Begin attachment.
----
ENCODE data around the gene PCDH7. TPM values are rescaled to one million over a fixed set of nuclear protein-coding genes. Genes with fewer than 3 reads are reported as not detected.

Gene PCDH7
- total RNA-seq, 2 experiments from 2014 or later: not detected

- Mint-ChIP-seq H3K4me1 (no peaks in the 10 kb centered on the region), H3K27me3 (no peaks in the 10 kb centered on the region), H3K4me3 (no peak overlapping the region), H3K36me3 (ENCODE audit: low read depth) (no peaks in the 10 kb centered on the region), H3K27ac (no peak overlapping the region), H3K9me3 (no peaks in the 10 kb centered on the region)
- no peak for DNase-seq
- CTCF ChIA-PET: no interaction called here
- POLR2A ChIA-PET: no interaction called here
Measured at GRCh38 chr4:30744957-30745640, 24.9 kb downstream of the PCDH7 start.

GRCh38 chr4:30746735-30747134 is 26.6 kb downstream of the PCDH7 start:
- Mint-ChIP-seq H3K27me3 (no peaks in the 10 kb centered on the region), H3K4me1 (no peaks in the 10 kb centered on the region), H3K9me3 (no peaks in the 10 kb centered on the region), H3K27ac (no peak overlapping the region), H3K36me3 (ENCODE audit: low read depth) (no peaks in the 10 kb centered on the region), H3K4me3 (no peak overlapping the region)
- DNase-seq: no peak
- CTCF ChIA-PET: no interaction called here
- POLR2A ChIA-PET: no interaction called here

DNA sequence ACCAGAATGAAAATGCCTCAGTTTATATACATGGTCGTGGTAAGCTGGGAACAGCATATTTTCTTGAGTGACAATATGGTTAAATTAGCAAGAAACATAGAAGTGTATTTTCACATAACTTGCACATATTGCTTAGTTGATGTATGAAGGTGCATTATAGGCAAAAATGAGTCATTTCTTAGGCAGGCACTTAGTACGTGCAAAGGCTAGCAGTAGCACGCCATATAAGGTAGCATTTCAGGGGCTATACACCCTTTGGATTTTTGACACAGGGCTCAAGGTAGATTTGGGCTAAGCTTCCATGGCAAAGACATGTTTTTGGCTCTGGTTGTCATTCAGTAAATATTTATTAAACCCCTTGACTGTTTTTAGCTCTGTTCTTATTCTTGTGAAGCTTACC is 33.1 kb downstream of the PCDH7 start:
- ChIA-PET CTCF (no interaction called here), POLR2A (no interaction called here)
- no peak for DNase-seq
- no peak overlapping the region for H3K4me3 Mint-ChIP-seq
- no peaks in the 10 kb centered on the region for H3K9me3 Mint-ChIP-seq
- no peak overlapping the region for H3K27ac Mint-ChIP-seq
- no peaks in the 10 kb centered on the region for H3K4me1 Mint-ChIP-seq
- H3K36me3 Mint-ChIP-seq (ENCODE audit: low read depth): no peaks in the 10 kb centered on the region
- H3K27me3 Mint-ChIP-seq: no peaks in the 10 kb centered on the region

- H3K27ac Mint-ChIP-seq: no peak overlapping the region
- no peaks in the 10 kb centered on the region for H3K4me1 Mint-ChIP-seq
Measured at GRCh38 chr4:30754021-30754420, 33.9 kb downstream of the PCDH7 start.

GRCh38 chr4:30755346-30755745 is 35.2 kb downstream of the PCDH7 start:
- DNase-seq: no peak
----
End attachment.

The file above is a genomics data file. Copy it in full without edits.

ENCODE data around the gene PCDH7. TPM values are rescaled to one million over a fixed set of nuclear protein-coding genes. Genes with fewer than 3 reads are reported as not detected.

Gene PCDH7
- total RNA-seq, 2 experiments from 2014 or later: not detected

- Mint-ChIP-seq H3K4me1 (no peaks in the 10 kb centered on the region), H3K27me3 (no peaks in the 10 kb centered on the region), H3K4me3 (no peak overlapping the region), H3K36me3 (ENCODE audit: low read depth) (no peaks in the 10 kb centered on the region), H3K27ac (no peak overlapping the region), H3K9me3 (no peaks in the 10 kb centered on the region)
- no peak for DNase-seq
- CTCF ChIA-PET: no interaction called here
- POLR2A ChIA-PET: no interaction called here
Measured at GRCh38 chr4:30744957-30745640, 24.9 kb downstream of the PCDH7 start.

GRCh38 chr4:30746735-30747134 is 26.6 kb downstream of the PCDH7 start:
- Mint-ChIP-seq H3K27me3 (no peaks in the 10 kb centered on the region), H3K4me1 (no peaks in the 10 kb centered on the region), H3K9me3 (no peaks in the 10 kb centered on the region), H3K27ac (no peak overlapping the region), H3K36me3 (ENCODE audit: low read depth) (no peaks in the 10 kb centered on the region), H3K4me3 (no peak overlapping the region)
- DNase-seq: no peak
- CTCF ChIA-PET: no interaction called here
- POLR2A ChIA-PET: no interaction called here

DNA sequence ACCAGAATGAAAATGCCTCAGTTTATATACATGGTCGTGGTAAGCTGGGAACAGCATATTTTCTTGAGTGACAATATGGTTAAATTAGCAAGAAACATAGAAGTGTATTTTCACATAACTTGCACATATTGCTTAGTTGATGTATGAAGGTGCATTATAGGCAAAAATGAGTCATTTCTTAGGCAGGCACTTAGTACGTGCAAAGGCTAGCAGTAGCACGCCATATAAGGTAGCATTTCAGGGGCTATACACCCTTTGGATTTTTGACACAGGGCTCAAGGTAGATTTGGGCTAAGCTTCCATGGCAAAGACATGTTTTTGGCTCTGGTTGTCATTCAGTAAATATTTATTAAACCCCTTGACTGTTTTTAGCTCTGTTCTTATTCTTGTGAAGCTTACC is 33.1 kb downstream of the PCDH7 start:
- ChIA-PET CTCF (no interaction called here), POLR2A (no interaction called here)
- no peak for DNase-seq
- no peak overlapping the region for H3K4me3 Mint-ChIP-seq
- no peaks in the 10 kb centered on the region for H3K9me3 Mint-ChIP-seq
- no peak overlapping the region for H3K27ac Mint-ChIP-seq
- no peaks in the 10 kb centered on the region for H3K4me1 Mint-ChIP-seq
- H3K36me3 Mint-ChIP-seq (ENCODE audit: low read depth): no peaks in the 10 kb centered on the region
- H3K27me3 Mint-ChIP-seq: no peaks in the 10 kb centered on the region

- H3K27ac Mint-ChIP-seq: no peak overlapping the region
- no peaks in the 10 kb centered on the region for H3K4me1 Mint-ChIP-seq
Measured at GRCh38 chr4:30754021-30754420, 33.9 kb downstream of the PCDH7 start.

GRCh38 chr4:30755346-30755745 is 35.2 kb downstream of the PCDH7 start:
- DNase-seq: no peak